Research published in the Journal of General Internal Medicine suggests that automating calcium and vitamin D prescription orders might be a good way to increase supplementation in patients.
The research, authored by an assemblage of researchers in the northeast and led by Dr. Minna J. Kohler of Harvard Medical School, sought to increase supplement use in patients using glucocorticoids.
Glucocorticoid use is associated with bone loss and osteoporotic fractures, even within the first year of therapy. Glucocorticoids are a class of steroids used for an assortment of medical conditions. Because they cause bone loss, the American College of Rheumatology recommends all patients taking glucocorticoids take both calcium and vitamin D supplements, to try to minimize bone loss and risk of fractures.
Despite these recommendations, studies show that about only 50% of physicians recommend vitamin D and calcium supplements to their glucocorticoid-receiving patients. Several trials have attempted to implement educational programs for doctors to increase this percentage, but to date, these educational programs have proven ineffective.
In the present study, researchers used an automated prescription ordering system to try and increase vitamin D and calcium prescriptions for patients.
At the start of the study, the researchers looked at 535 glucocorticoid-receiving patients at a single medical center in Virginia. They found that physicians prescribed calcium and vitamin D 37% and 38% of the time, respectively.
They then implemented a program. At this medical center, physicians order prescriptions for their patients over a computer program. In the newly implemented program, when doctors ordered glucocorticoids, 1,500 mg of calcium and 1,000 IU of vitamin D supplements were automatically added to the order. If the doctor wanted to remove these supplements from the order, he/she would have to do it manually.
When the researchers followed up a year after this program was implemented and examined 506 patients, they found that calcium and vitamin D prescriptions increased to 49% and 53%, respectively.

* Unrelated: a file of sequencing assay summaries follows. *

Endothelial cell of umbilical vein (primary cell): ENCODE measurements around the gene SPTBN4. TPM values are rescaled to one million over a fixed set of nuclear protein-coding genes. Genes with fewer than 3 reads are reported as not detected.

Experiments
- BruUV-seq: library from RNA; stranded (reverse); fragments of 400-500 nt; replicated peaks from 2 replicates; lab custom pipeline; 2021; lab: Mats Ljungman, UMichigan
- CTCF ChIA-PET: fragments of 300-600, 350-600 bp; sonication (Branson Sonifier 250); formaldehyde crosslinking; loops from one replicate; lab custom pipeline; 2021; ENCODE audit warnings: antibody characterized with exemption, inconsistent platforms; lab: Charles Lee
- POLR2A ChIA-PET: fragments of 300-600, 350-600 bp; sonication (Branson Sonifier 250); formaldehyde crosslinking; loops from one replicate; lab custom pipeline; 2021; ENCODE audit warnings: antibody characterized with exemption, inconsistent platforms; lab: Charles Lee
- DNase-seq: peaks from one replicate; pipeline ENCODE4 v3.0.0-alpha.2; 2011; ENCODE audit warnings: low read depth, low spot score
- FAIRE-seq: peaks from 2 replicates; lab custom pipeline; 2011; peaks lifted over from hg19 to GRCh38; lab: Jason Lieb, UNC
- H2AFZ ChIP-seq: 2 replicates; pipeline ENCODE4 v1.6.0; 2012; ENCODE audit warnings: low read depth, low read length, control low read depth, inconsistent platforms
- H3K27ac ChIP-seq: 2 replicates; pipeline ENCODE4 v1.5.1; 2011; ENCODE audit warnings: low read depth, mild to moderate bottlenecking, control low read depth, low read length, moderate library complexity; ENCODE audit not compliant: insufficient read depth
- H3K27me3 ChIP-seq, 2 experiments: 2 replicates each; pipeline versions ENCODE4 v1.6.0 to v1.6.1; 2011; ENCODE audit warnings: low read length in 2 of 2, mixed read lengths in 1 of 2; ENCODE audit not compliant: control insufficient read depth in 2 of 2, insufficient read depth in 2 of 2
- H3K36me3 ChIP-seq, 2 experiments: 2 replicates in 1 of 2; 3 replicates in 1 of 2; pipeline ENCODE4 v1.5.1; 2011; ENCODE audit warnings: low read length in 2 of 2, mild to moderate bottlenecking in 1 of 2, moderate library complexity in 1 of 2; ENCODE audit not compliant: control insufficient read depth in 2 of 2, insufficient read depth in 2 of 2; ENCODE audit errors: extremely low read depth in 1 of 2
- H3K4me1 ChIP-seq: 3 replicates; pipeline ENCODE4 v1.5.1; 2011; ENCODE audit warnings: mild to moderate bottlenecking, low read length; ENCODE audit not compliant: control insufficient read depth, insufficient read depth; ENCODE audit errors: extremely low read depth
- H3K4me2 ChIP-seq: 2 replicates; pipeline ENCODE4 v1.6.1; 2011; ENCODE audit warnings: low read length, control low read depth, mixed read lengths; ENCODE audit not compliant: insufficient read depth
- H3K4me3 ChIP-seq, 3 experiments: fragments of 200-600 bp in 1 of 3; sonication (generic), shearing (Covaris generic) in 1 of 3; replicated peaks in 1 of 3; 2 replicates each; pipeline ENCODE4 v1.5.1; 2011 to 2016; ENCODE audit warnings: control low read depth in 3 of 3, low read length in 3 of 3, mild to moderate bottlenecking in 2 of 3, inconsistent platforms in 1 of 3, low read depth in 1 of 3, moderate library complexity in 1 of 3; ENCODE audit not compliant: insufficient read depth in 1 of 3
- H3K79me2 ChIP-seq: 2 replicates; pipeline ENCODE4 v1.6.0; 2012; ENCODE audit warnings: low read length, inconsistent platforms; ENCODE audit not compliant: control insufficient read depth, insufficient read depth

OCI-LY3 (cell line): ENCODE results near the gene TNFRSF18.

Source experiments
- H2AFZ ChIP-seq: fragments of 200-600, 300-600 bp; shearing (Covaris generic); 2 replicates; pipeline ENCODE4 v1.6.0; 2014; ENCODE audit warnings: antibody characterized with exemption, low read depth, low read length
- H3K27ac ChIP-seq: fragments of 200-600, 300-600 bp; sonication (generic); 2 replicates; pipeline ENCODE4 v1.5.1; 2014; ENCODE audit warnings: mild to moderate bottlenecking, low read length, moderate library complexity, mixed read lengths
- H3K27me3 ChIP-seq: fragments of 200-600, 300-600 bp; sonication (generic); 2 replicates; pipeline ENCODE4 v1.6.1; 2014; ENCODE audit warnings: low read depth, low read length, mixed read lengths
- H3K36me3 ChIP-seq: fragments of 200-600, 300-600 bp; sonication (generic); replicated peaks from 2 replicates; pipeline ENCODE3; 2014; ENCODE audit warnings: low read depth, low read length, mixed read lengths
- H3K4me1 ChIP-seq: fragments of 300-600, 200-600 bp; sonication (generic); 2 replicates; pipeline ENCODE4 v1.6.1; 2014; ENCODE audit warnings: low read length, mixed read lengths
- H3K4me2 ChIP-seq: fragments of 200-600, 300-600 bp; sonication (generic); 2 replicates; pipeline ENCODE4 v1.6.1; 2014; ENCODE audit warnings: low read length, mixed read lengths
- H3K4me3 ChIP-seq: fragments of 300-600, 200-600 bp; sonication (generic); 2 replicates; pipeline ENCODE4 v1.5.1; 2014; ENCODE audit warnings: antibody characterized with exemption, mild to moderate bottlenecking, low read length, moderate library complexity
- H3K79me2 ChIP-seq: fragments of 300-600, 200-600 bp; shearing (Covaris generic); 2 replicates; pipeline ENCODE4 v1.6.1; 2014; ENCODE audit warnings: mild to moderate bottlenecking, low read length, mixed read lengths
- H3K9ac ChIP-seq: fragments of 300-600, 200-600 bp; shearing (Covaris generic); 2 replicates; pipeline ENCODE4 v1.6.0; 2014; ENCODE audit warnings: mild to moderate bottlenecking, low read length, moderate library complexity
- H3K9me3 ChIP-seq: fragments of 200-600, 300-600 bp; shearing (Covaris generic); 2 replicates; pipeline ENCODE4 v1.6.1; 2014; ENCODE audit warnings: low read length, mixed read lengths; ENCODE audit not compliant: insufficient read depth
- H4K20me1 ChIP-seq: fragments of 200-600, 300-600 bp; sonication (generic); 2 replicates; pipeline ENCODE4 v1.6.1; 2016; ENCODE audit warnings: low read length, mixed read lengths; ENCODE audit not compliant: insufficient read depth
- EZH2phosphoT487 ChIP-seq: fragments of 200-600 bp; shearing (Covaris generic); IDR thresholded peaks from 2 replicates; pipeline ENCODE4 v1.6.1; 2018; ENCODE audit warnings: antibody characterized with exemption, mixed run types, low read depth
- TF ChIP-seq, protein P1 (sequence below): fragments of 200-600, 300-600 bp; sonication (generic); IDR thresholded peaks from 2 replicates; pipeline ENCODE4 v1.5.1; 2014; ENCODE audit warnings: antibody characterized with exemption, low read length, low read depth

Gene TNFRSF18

The researchers concluded,
“Implementation of an automatic prescription order set significantly improves co-prescription of calcium and vitamin D in patients who are prescribed glucocorticoids.”
Perhaps surprisingly, this increase in calcium and vitamin D prescriptions only increased to around 50%, meaning that half of the doctors manually removed the calcium and vitamin D prescriptions from the orders each time. At the end of the study, the researchers asked the doctors why they were doing this. The doctors cited that they were unaware of evidence that showed patients only receiving glucocorticoids for less than 3 months needed calcium and vitamin D supplements.
This new research and idea to automate calcium and vitamin D prescriptions is interesting, novel and somewhat effective. This idea may be used as a basis for similar automated prescriptions for vitamin D in the future, for specific conditions or for populations at-risk.
If public health officials in time feel that a majority of the population should supplement with vitamin D, unique and innovative programs will be necessary. Readers, what ideas do you have to automate or get more people to take vitamin D?